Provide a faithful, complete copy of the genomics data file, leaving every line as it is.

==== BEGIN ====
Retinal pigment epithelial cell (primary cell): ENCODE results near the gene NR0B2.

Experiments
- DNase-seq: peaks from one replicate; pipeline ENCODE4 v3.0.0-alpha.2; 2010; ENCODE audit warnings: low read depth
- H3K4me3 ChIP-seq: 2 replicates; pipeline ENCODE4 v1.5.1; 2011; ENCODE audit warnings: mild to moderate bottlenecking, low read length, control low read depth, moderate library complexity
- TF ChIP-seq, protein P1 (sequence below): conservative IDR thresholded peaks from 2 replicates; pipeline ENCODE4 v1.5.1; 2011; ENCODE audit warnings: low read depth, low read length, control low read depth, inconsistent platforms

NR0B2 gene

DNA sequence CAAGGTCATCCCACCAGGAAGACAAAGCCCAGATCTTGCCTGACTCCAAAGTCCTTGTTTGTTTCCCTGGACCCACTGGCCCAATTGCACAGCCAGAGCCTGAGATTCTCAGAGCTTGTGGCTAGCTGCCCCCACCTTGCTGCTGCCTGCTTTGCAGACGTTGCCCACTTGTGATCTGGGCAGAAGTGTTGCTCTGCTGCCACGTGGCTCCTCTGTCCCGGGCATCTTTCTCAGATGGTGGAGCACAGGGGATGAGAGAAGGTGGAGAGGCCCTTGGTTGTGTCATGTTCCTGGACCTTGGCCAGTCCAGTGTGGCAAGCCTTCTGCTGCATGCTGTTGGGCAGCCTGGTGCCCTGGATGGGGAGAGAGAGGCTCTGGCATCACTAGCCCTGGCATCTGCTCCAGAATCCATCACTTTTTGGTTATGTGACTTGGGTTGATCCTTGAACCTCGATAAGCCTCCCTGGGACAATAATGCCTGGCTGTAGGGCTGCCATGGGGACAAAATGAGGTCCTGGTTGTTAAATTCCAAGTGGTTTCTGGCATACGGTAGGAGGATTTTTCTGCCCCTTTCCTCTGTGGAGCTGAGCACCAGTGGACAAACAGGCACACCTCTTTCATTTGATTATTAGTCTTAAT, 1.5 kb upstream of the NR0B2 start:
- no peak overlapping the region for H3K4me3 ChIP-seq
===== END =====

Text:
Retinal pigment epithelial cell (primary cell): ENCODE results near the gene NR0B2.

Experiments
- DNase-seq: peaks from one replicate; pipeline ENCODE4 v3.0.0-alpha.2; 2010; ENCODE audit warnings: low read depth
- H3K4me3 ChIP-seq: 2 replicates; pipeline ENCODE4 v1.5.1; 2011; ENCODE audit warnings: mild to moderate bottlenecking, low read length, control low read depth, moderate library complexity
- TF ChIP-seq, protein P1 (sequence below): conservative IDR thresholded peaks from 2 replicates; pipeline ENCODE4 v1.5.1; 2011; ENCODE audit warnings: low read depth, low read length, control low read depth, inconsistent platforms

NR0B2 gene

DNA sequence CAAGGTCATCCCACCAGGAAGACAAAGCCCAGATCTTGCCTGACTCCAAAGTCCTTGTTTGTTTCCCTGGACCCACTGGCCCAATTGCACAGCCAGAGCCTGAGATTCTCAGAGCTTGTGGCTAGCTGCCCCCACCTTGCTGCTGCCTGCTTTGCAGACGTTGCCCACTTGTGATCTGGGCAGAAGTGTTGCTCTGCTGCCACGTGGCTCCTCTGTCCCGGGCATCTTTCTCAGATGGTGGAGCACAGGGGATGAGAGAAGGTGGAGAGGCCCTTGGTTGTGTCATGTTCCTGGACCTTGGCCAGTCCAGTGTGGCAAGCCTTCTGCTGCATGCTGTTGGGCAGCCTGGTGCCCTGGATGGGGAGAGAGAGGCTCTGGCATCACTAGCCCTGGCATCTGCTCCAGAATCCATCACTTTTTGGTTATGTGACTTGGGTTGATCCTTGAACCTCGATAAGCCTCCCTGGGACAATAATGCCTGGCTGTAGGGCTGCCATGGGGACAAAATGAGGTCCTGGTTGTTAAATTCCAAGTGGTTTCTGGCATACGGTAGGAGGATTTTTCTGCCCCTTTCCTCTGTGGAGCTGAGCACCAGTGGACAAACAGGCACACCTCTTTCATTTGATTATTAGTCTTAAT, 1.5 kb upstream of the NR0B2 start:
- no peak overlapping the region for H3K4me3 ChIP-seq